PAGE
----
Barcelona Crowds Show Bond Trading Rules Top Investor Worries

  • MiFID II session at Fixed-Income Leaders Summit draws traders
  • Investors seek clarity on scope of trade reporting requirement

To see what concerns bond investors most right now, follow the line of attendees at the Fixed Income Leaders Summit in Barcelona.

About 200 of 450 market participants at the conference on Wednesday tried to squeeze into a session on proposed changes to the European Union’s bond market trading rules. A presentation by Arjun Singh-Muchelle, senior adviser for regulatory affairs at the Investment Association, had standing room only and a queue out the door, while seats remained unfilled in a nearby room of panelists discussing the European Central Bank’s 1.1 trillion-euro ($1.3 trillion) bond buying program.

The EU is overhauling the region’s Markets in Financial Instruments Directive, known as MiFID II, to help prevent another financial crisis. Draft rules for the reform package, which will come into force from January 2017, introduce disclosure requirements that in some ways go further than the U.S. Trace bond-price reporting system.

“MiFID is at times ambiguous and contradictory, which can make it challenging, yet it will be the blueprint for trading bonds in the future,” said Elizabeth Callaghan, director for secondary markets at the International Capital Market Association. “You need to understand it in order to know how to adapt your business in the new world. This is why the room was jam-packed.”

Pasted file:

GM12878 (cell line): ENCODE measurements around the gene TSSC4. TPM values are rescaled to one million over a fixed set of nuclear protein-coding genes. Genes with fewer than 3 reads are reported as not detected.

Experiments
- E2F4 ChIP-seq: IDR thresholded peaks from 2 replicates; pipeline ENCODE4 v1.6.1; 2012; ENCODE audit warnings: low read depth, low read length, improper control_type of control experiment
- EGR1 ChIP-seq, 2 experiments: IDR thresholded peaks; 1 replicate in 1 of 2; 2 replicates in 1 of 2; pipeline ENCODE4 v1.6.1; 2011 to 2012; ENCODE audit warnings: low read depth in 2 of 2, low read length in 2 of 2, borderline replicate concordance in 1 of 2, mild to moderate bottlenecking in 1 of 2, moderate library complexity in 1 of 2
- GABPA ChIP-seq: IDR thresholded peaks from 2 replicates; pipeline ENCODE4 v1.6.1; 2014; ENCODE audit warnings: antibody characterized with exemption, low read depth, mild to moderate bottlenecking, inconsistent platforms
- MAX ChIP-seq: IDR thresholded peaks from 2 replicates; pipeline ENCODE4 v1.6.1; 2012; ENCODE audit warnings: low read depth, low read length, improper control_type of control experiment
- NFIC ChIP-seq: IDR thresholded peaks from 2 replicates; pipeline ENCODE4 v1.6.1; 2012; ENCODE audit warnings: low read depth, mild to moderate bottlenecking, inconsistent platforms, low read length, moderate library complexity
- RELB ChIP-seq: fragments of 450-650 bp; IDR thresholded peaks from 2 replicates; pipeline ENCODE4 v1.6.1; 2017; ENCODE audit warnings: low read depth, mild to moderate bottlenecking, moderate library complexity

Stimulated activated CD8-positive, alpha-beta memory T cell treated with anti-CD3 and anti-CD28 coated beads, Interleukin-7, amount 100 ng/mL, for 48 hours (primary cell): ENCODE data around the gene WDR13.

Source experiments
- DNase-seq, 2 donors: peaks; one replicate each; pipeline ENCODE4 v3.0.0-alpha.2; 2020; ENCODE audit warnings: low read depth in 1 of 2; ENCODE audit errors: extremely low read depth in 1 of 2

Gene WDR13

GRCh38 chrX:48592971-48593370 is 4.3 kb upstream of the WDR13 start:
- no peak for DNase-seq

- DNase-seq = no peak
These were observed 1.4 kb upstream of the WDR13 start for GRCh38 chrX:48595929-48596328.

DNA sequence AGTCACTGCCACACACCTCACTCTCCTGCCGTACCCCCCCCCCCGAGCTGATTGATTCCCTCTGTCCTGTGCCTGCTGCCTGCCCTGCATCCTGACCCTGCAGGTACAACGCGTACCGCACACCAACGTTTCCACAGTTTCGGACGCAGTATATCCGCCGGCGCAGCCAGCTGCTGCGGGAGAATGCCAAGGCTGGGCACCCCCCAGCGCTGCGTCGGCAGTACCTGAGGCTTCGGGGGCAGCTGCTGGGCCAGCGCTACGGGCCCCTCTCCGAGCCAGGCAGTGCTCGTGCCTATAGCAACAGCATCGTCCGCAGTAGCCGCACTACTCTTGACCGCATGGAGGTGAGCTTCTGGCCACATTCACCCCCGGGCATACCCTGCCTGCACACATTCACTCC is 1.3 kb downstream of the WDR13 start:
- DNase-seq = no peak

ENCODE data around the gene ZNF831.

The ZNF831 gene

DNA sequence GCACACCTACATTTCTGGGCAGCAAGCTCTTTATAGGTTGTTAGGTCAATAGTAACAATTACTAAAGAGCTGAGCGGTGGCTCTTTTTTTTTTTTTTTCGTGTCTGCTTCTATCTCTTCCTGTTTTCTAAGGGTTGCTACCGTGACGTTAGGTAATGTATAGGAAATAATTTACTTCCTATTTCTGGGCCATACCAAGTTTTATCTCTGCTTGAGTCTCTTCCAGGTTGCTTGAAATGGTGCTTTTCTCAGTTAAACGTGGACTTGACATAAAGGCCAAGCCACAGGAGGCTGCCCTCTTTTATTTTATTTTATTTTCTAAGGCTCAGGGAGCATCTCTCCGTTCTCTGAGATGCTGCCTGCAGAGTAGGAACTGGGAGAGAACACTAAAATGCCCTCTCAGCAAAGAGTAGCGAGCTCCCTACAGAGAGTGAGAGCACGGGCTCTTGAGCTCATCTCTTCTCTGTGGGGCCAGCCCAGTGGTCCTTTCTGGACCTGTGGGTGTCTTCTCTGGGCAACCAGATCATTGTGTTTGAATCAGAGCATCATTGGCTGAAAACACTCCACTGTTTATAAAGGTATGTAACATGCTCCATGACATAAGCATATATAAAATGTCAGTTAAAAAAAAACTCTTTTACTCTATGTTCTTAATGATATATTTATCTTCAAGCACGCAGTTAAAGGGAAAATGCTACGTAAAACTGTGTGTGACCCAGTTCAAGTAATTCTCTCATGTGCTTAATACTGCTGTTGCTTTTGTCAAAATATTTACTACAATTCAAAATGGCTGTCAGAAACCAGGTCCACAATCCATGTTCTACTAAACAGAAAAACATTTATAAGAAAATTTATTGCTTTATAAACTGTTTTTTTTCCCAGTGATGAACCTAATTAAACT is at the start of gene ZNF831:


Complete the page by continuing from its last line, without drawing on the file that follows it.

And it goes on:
Audience members in the crowded conference room of the Catalonian capital interrupted Singh-Muchelle with a barrage of questions about the scope of the rules and potential waivers. Attendants stayed for a follow-up panel on how to respond to market-structure changes.

Technical Standards

MiFID II is the second iteration of rules that are already a cornerstone of European financial market regulation. The changes are part of a wider overhaul of standards that was ordered by the EU four years ago to shine light into opaque markets that crashed after the financial crisis, leading to taxpayer-financed bailouts of banks and governments.

The European Securities & Markets Authority published technical standards last month that detail which bonds it will determine as liquid and, therefore, subject to new pre- and post-trade price disclosure. Trace requires reporting only after trades have taken place.

The draft rules stipulated that dealing venues will have to show tradeable quotes to all market participants before trades take place and publish prices and volume data shortly after. While EU market regulators relaxed some of the rules they originally proposed, investors are concerned that the new reporting requirements will actually hurt liquidity and raise costs as investors and traders will be reluctant to reveal positions.

“There are a lot of uncertainties surrounding the regulation,” said Flemming Due, head of e-trading at Danske Bank, who couldn’t find a seat for either session at the conference. “People want some clarity to be able to form right strategies.”

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